Monday, September 1, 2014





1. When/why did you decide to become a writer?

I have written stories since I was in kindergarten. Even my earliest tales tended to be morbid. Throughout high school I wrote the occasional short story and poem, but writing was not a main focus. Then in my first year of university, in 2002, I took a creative writing class and started work on a novel. That particular book has been shelved, but it gave me the desire to finish writing a longer piece. In 2009 I started work on the book that became Enormity.

2. What authors inspired you when you were younger? What books do you enjoy reading today?

When I was young I was a big fan of Roald Dahl. I also really liked the short stories of Australian author Paul Jennings. I also loved the Goosebumps books when they were first released, and I’ve been inspired Edgar Allan Poe’s work since I was a teenager.

As an adult I discovered Bret Easton Ellis’ books and all of his work has had a profound influence on me. Especially Lunar Park. He is a brave writer with a wicked sense of humour. That is something I aspire to.

I struggle to read other people’s work when I’m writing my own, so I have to squeeze in some books between my projects. Some novels I enjoyed recently were 1984, The Catcher in the Rye, Gone Girl, The Man in the High Castle, and A Place for Sinners by fellow Australian author Aaron Dries. I also read and loved Kinky Friedman’s Elvis, Jesus and Coca-Cola.

3. What was the inspiration behind your novel Enormity?

The book was intended to be a satire on the music industry. I’ve seen the music industry in Australia from a number of different angles: entertainment journalist, band manager, booking agent and promoter. Enormity’s protagonist, Jack, was going to be a fictional famous Australian musician who was at a crossroads in his life and career, and returned to his small home town to try and rediscover a part of himself that seemed gone. His story was to be influenced by my own experiences and anecdotes.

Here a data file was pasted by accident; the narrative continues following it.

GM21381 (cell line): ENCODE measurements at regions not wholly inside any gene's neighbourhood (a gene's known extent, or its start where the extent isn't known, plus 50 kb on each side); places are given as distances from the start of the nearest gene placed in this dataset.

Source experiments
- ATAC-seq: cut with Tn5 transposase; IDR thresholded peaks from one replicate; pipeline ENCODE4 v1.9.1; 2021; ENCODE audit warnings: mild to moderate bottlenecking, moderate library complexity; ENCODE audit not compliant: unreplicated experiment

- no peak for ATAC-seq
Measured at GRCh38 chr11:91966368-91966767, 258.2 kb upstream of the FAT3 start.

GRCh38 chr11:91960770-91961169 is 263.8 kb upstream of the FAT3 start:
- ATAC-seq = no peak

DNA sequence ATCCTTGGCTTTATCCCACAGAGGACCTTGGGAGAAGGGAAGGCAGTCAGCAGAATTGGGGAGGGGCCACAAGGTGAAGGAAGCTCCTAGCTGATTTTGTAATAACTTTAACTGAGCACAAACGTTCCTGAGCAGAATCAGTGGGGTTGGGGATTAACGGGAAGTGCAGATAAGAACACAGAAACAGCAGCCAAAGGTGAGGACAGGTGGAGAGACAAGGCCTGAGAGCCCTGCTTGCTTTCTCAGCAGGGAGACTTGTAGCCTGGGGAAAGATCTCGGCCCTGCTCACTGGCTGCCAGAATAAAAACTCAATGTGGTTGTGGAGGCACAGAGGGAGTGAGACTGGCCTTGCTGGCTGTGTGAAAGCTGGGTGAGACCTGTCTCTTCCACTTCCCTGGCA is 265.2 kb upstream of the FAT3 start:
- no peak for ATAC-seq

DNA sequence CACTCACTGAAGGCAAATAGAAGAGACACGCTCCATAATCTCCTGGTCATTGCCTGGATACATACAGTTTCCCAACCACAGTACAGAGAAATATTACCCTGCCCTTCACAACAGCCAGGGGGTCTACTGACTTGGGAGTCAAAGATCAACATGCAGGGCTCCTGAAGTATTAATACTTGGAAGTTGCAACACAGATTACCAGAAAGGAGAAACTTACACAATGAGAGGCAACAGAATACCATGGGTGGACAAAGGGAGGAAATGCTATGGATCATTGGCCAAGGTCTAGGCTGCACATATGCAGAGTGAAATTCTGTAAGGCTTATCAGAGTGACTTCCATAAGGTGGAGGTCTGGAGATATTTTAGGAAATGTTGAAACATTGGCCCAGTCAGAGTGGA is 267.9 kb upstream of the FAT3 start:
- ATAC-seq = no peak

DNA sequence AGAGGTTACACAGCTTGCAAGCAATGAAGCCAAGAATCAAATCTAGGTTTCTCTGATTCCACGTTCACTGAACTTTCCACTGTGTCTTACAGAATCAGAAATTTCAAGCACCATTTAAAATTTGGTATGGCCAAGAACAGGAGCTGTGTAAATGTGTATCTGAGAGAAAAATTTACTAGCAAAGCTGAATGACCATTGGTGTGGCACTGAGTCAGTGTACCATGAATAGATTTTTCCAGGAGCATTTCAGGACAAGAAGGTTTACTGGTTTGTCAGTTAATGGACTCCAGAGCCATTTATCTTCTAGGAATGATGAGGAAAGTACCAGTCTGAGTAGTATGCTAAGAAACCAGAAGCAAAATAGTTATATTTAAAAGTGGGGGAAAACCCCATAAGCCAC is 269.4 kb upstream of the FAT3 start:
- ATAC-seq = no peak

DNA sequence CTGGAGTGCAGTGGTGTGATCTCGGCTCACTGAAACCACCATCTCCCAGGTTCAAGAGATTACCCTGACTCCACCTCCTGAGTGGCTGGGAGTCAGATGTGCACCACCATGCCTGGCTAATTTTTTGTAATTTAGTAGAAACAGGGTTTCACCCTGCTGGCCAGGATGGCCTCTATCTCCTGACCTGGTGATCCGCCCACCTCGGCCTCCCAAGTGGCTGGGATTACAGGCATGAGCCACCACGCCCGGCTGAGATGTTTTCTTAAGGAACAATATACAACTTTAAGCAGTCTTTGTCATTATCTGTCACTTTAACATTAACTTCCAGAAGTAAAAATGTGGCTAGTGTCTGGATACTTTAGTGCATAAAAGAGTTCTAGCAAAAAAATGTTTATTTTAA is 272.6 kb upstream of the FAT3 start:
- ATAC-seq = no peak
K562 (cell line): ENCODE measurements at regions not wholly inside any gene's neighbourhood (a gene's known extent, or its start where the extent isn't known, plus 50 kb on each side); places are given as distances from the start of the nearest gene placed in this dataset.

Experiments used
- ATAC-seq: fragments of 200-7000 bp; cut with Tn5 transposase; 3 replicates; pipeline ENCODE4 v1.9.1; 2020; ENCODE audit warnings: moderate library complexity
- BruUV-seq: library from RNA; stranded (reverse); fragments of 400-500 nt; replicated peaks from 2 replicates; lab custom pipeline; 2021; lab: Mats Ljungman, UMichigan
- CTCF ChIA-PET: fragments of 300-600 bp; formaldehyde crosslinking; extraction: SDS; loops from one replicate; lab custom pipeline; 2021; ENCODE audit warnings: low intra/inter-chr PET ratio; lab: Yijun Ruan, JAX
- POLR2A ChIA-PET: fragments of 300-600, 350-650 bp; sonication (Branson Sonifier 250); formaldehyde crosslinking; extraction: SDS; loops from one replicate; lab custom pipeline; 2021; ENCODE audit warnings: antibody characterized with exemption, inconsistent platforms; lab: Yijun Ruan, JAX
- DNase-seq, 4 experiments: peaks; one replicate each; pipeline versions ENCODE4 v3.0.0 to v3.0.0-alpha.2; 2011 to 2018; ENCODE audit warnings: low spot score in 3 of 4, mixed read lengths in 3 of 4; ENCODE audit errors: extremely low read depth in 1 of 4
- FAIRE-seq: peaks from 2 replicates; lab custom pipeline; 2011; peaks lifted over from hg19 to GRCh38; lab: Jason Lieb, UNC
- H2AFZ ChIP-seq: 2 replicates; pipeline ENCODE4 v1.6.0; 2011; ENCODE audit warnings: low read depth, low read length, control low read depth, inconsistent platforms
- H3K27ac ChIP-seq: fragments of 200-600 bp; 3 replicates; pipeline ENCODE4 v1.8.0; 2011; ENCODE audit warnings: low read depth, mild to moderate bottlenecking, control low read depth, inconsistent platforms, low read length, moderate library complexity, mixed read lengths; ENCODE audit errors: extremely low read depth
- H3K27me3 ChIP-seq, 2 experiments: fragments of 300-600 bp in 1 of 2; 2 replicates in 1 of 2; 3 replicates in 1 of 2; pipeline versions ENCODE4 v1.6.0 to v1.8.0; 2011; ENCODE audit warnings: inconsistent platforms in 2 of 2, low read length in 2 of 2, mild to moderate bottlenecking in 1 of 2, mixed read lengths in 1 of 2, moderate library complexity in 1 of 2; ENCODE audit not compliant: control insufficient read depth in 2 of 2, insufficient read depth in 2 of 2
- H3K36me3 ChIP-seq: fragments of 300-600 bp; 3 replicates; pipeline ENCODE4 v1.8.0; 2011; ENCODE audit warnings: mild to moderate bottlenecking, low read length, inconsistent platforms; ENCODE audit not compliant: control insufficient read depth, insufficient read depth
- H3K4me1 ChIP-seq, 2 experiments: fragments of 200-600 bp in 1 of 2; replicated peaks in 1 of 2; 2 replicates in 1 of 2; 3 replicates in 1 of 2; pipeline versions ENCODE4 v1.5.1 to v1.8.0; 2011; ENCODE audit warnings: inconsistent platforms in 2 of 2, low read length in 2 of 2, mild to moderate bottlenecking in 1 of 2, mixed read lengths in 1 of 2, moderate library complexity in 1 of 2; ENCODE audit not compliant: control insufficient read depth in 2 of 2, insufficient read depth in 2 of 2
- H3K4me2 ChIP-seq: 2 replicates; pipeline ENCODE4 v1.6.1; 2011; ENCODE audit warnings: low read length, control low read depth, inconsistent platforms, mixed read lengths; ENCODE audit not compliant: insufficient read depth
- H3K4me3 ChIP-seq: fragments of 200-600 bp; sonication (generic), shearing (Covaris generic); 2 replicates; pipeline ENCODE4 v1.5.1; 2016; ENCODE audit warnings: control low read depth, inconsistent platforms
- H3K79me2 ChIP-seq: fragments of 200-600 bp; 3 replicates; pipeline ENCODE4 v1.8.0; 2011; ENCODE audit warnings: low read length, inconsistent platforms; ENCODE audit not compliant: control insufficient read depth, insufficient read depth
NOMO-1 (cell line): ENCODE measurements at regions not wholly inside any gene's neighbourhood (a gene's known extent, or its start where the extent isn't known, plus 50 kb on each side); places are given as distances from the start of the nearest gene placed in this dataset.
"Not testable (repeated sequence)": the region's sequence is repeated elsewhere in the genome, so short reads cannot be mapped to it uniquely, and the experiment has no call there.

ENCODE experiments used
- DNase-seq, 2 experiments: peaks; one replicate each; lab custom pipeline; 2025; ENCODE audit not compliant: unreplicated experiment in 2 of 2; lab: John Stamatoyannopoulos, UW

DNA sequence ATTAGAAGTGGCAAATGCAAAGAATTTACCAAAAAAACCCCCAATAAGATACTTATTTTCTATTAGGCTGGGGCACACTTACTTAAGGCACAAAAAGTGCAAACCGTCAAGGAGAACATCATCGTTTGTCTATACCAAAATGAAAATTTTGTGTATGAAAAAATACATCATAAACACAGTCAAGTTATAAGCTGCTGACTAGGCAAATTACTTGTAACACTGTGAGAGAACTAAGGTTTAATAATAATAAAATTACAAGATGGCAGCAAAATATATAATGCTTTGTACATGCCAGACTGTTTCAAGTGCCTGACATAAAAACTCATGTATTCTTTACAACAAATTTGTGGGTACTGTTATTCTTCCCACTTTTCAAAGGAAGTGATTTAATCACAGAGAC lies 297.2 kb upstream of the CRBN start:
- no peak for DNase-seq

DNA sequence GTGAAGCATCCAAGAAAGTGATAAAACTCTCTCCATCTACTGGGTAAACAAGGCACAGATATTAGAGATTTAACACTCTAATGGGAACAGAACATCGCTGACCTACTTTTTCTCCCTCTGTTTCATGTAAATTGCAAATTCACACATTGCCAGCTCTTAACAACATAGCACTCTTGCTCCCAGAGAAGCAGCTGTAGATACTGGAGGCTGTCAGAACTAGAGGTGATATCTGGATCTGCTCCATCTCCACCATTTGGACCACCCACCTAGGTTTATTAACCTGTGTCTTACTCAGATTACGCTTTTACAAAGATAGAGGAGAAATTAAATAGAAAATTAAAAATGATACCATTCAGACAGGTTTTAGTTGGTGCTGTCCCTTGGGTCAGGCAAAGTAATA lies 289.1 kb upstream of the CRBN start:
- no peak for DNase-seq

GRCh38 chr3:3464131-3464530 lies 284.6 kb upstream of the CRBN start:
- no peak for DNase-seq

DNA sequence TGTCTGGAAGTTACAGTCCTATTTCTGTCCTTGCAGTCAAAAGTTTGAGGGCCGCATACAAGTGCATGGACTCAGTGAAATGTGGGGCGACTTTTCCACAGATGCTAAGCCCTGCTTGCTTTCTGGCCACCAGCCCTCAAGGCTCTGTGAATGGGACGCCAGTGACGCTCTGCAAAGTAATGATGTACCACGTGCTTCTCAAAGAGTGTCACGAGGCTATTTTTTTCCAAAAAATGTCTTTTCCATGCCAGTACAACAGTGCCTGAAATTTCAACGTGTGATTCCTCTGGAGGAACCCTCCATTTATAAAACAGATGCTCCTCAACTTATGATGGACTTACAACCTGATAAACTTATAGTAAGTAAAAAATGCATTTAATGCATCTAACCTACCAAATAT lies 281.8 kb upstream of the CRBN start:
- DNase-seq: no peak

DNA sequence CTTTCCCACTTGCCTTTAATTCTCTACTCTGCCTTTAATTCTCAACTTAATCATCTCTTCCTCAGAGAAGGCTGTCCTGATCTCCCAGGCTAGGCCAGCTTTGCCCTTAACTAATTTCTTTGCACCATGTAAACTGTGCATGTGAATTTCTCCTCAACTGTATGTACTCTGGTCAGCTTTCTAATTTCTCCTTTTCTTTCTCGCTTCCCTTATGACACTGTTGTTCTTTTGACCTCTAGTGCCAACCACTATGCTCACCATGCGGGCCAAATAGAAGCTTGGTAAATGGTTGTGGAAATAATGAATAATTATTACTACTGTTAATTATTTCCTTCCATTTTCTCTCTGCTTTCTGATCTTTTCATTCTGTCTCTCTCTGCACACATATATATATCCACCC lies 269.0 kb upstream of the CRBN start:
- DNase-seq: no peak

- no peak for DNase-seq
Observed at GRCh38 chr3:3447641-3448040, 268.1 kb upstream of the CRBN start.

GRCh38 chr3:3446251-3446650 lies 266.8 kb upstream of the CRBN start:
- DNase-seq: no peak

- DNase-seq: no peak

Then, from somewhere out of the ether, appeared the idea that he should actually be on an alien planet and passing off other people’s music as his own. For this idea to work, the planet had to be inhabited by another race of humans. It was an insane idea that seemed too bizarre to not attempt. I think I’m just a sucker for punishment.

4. Why choose rock musicians as your main characters?

There’s two main reasons. One was that I know lots of musicians and I have interviewed hundreds of artists, from Alice Cooper to Ice Cube. So I’ve had many insights into their creative processes, their way of speaking and their thoughts on life and legacy. So I had a lot of personal experience to draw on. The other reason is that I can’t play an instrument, so writing Enormity was a nice way to fantasize about being a musician.

5. Was there any intended symbolism behind the behavior of Jack and his partying and plagiarism in your book?

I see Jack’s behaviour as being typically male, but also very understandable given his circumstances. I went through a period a number of years ago where I partied very hard, so I’m sympathetic towards hedonistic people. I’m also interested in how particular scenarios affect human behaviour, as most writers are. When traditional social boundaries are stripped away, like the need to hold down a job and make money, how do we choose to behave? Jack’s story is one example. I saw Jack as being heroic from the outset, but he was not behaving like a hero. So it was fun to slowly alter the way the reader views him.

Jack’s behaviour and his plagiarism are a part of the satire in Enormity. Here on Earth we worship the celebrity lifestyles of people like Jack and certainly waste our time doing so. It is one of life’s great oddities that we might spend a second coveting someone else’s life over our own.

Most readers will spot the symbolism of the plagiarism in Enormity, in terms of the modern music industry’s desire to push sounds we’ve heard a thousand times before.

6. Will we ever see these characters again in the future, or a story similar to this?

Yes, I believe so. I’m working on a sequel that takes place on Earth during the events of Enormity. Its finale will potentially feed into a third book that follows on from Enormity.

7. What other genres would you like to try your hand at?